Online casino curbs that still let punters lose £2k a minute: MPs brand decision to allow gamblers to continue betting thousands a minute online ‘appalling’
- MPs have announced measures to tackle addictive web-based gambling sites
- The Gambling Commission suggested the rate of bet placing be slowed down
- Campaigners say regulator had failed to limit the amounts which can be staked
Angry MPs slammed the ‘appalling’ decision yesterday to allow gamblers to continue betting thousands of pounds a minute on online slot games.
The Gambling Commission announced new measures to tackle addictive web-based casino games, which include slowing down the placing of bets.
But campaigners said the regulator had failed to limit the amounts which can be staked each time to match the £2 limit brought in for high street bookmakers.
The Gambling Commission announced new measures to tackle addictive web-based casino games, which include slowing down the placing of bets (File photo)
The new rules are designed to make the online games less intensive – but they still allow games with unlimited bets every two-and-a-half seconds.
Slot games visited yesterday by a Daily Mail reporter offered maximum stakes of £100 per spin, meaning losses could hit £2,400 a minute.
As there is no legal limit, there is nothing to stop bookmakers offering games with even higher stakes.
Former Tory leader Iain Duncan Smith called the Gambling Commission ‘toothless, wet and not fit for purpose’ and that the announcement was ‘kowtowing to the gambling industry’
I had to sell my £440k family home
A mother who gambled away her £440,000 family home on online slot games claims she was ‘groomed’ by bookies with offers of free trips to the races and cash bonuses.
Michelle Singlehurst, 53, says Ladbrokes engaged her in chatty conversation and gave her ‘VIP’ status – but failed to adequately check if she could afford her losses. The former financial adviser, who has a teenage daughter, said she was drawn in by ‘fast’ games, including ‘The Hulk’ in which she was able to bet £300 a minute.
Her account was shut only after she tried to take her life. And Ladbrokes checked her spending just once, letting her continue when she said she was happy with her losses.
She lost £130,000 with the bookmaker – and £420,000 with other firms – including every penny from the sale of the five-bed house in Ash Vale, Surrey. She and her partner will never be able to get a mortgage again. She said: ‘The gambling companies are appalling. They befriended and groomed me.’
Ladbrokes denied any wrongdoing, saying it fulfilled regulatory requirements. Its owner Entain said there have now been ‘extensive changes across the industry’.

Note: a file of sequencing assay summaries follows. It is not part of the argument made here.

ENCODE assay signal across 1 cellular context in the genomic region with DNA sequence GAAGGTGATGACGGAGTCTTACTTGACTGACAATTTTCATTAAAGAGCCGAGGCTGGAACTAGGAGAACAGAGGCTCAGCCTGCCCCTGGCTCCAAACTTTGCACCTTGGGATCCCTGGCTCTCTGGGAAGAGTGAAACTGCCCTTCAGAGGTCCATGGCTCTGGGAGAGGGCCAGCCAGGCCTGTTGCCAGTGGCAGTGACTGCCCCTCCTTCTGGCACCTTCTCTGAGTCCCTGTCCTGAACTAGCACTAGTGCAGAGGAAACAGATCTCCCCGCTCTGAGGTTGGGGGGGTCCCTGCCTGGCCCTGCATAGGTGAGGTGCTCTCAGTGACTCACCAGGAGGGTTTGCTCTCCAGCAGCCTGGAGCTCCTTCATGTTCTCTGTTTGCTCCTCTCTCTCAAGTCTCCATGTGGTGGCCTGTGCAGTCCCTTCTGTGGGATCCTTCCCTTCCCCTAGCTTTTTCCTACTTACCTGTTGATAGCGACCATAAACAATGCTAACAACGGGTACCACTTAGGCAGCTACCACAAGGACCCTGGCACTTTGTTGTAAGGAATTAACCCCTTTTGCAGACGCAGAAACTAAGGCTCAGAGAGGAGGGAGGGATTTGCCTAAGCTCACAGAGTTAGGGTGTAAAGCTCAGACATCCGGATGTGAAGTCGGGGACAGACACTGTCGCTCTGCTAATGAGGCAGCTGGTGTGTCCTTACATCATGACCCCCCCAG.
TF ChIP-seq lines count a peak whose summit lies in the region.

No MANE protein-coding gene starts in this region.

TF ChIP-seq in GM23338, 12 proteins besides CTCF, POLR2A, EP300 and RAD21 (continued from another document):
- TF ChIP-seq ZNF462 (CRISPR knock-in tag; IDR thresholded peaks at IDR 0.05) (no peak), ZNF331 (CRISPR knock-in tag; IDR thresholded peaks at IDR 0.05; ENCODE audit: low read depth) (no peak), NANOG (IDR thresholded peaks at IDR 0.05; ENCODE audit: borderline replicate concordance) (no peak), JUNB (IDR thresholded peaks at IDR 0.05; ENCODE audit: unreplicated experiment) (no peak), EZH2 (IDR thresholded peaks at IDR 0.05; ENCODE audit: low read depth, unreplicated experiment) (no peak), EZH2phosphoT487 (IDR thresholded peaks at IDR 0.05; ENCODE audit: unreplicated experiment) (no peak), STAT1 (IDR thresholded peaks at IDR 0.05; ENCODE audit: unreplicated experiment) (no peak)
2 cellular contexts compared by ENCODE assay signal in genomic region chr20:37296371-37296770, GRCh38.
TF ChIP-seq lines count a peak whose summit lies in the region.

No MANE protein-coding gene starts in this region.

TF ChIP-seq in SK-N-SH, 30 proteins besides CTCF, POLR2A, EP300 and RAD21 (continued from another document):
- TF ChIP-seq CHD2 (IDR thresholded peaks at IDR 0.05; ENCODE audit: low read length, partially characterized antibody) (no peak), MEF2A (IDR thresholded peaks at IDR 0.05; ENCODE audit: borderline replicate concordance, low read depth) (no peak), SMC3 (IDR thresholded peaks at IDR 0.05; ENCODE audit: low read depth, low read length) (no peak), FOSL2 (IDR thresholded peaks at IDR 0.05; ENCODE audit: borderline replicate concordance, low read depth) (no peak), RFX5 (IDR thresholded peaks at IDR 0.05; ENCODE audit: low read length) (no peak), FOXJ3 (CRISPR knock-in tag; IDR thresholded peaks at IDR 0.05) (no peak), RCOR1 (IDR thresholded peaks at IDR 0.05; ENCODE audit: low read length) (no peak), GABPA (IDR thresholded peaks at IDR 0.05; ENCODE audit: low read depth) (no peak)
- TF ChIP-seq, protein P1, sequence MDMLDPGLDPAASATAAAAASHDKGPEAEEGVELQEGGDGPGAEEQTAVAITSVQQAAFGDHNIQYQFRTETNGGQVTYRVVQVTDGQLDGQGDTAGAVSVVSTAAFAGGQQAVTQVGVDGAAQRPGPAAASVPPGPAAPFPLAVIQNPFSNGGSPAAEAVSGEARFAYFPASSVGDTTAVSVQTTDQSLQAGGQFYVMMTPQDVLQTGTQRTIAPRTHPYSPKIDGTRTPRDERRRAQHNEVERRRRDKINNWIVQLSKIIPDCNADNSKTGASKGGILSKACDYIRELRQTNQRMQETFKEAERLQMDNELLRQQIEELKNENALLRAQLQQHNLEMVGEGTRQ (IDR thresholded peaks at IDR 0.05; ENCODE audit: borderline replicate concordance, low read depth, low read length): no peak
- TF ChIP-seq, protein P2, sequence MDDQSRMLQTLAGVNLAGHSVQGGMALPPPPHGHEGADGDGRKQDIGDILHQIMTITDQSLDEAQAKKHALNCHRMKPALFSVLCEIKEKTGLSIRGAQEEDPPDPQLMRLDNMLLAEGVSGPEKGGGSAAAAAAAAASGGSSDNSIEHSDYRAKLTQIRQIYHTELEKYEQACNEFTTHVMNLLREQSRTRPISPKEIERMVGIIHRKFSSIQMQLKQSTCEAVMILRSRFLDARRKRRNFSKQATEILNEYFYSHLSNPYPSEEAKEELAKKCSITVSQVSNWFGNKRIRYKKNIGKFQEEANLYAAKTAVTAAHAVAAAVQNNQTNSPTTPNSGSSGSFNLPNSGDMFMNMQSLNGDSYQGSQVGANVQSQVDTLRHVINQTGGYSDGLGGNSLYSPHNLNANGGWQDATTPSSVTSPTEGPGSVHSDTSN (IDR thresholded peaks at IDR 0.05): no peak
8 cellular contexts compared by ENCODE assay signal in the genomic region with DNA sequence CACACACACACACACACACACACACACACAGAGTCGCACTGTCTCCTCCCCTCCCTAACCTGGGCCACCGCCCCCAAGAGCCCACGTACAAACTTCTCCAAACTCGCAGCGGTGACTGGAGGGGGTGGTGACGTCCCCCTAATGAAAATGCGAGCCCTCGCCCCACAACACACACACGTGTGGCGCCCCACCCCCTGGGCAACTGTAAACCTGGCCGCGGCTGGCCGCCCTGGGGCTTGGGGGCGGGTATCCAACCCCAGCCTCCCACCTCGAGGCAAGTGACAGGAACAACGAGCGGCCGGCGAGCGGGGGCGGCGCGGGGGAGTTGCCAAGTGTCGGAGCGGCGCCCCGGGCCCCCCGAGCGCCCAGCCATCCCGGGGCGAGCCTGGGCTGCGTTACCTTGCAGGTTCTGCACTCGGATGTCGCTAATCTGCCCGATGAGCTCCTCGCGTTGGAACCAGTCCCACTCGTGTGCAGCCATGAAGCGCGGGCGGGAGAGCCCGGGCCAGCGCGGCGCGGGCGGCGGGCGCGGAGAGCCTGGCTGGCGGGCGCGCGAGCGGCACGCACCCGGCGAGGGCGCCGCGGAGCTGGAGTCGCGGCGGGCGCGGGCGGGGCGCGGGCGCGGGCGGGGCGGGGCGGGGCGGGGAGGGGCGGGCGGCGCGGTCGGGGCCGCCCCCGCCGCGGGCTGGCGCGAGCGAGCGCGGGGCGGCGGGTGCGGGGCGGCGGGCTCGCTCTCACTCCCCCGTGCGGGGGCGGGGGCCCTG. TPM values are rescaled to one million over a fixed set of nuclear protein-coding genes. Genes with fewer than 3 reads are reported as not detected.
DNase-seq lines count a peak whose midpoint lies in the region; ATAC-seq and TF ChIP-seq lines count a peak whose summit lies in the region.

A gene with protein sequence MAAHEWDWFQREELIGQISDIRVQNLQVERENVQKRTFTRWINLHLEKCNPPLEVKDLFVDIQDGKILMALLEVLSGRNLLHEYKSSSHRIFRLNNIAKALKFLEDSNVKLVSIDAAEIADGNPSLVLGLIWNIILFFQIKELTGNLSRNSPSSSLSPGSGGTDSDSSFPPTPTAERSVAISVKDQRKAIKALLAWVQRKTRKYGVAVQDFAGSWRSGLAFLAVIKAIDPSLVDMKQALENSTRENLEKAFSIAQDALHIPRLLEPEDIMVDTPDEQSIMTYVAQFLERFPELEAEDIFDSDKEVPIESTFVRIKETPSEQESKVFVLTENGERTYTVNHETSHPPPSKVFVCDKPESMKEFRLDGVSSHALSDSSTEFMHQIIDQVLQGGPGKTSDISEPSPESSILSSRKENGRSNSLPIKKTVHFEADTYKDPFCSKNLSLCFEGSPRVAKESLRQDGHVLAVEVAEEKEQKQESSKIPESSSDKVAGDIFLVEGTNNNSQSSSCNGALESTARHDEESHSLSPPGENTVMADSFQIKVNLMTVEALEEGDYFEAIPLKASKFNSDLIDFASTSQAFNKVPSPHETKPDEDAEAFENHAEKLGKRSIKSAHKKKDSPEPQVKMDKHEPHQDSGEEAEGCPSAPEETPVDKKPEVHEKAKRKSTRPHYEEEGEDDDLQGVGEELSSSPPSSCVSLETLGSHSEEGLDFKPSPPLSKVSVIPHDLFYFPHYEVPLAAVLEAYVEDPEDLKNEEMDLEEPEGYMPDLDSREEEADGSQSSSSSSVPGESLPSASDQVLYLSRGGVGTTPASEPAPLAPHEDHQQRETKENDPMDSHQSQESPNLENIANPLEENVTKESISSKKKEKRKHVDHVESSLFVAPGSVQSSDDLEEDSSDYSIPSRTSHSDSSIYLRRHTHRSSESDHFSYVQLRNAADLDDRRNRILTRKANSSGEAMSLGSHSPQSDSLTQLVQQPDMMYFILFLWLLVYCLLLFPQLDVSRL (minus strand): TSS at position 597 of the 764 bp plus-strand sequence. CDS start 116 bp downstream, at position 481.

The Commission’s own data shows slot games – which are designed to mimic those in real-life betting shops and casinos – are responsible for the biggest losses by punters in all online gambling.
The average player lost £67 per month, compared with £36 in casinos and £45 betting on real events such as sport.
It comes amid fears the pandemic has sparked a surge of online gambling addiction, with people stuck at home betting more than they can afford.
The failure to clamp down on online slots is in contrast to gaming machines in high street bookmakers.
Following a fiercely fought campaign led by the Mail, the Government cut the maximum stake on ‘crack cocaine’ fixed-odds betting machines (FOBTs) in bookmakers from £100 to £2 in 2019.
Of the latest online ruling, former Tory leader Iain Duncan Smith said: ‘This has proved finally that the Commission is toothless, wet and not fit for purpose – this announcement is kowtowing to the gambling industry. If that’s the best they can do, it’s terrible.’
Labour MP Carolyn Harris, chairman of the all-party parliamentary group for gambling harm, said: ‘Until we have parity on stakes both online and on land at £2 the industry will continue to profit from the damage addiction causes.’
The Commission’s new steps include measures to reduce the intensity of online slots, including banning features that speed up play, or ‘autoplay’ which allows players to repeatedly bet without clicking the screen.
Michael Dugher, of the Betting and Gaming Council, said its members had already introduced ‘minimum game cycle speeds of 2.5 seconds, the ending of “turbo play” and the scrapping of multi-slot play, where a player can place multiple stakes on different games at the same time’.
The Government is currently reviewing gambling laws in what is billed as the biggest shake-up in 15 years.
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